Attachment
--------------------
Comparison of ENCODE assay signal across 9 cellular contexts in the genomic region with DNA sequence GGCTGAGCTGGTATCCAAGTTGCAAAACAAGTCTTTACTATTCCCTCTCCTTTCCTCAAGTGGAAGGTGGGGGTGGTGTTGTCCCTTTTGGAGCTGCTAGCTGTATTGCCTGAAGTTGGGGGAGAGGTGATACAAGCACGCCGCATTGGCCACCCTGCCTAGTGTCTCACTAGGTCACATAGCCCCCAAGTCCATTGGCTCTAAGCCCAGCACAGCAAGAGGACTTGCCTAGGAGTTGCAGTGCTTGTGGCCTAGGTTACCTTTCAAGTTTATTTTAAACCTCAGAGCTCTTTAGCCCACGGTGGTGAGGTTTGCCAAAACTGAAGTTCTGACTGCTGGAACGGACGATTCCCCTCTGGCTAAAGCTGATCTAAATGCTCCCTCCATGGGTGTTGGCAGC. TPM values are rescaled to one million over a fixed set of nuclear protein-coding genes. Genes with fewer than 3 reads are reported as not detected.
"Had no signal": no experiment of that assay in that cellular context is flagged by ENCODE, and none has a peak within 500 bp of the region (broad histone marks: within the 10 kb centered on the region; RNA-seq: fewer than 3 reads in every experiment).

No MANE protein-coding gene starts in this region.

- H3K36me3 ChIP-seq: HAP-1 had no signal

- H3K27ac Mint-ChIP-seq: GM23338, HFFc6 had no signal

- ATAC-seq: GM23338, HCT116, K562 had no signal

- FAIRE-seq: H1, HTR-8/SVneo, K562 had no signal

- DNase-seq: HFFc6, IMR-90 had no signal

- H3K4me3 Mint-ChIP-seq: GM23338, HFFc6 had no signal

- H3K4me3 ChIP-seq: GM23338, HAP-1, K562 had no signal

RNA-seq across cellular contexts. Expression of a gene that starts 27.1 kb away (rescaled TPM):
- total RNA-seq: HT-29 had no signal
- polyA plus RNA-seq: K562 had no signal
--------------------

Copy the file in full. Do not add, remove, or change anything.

Comparison of ENCODE assay signal across 9 cellular contexts in the genomic region with DNA sequence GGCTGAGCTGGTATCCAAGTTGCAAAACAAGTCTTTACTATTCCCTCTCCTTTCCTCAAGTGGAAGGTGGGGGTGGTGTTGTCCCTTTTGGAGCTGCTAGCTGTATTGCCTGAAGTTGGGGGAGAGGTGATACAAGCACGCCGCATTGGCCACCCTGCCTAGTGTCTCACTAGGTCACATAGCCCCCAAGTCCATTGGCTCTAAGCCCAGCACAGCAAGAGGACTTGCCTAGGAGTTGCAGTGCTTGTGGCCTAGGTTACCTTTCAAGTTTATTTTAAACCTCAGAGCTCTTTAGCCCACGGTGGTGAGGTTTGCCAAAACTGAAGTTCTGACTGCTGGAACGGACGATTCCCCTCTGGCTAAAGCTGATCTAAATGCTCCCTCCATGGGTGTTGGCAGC. TPM values are rescaled to one million over a fixed set of nuclear protein-coding genes. Genes with fewer than 3 reads are reported as not detected.
"Had no signal": no experiment of that assay in that cellular context is flagged by ENCODE, and none has a peak within 500 bp of the region (broad histone marks: within the 10 kb centered on the region; RNA-seq: fewer than 3 reads in every experiment).

No MANE protein-coding gene starts in this region.

- H3K36me3 ChIP-seq: HAP-1 had no signal

- H3K27ac Mint-ChIP-seq: GM23338, HFFc6 had no signal

- ATAC-seq: GM23338, HCT116, K562 had no signal

- FAIRE-seq: H1, HTR-8/SVneo, K562 had no signal

- DNase-seq: HFFc6, IMR-90 had no signal

- H3K4me3 Mint-ChIP-seq: GM23338, HFFc6 had no signal

- H3K4me3 ChIP-seq: GM23338, HAP-1, K562 had no signal

RNA-seq across cellular contexts. Expression of a gene that starts 27.1 kb away (rescaled TPM):
- total RNA-seq: HT-29 had no signal
- polyA plus RNA-seq: K562 had no signal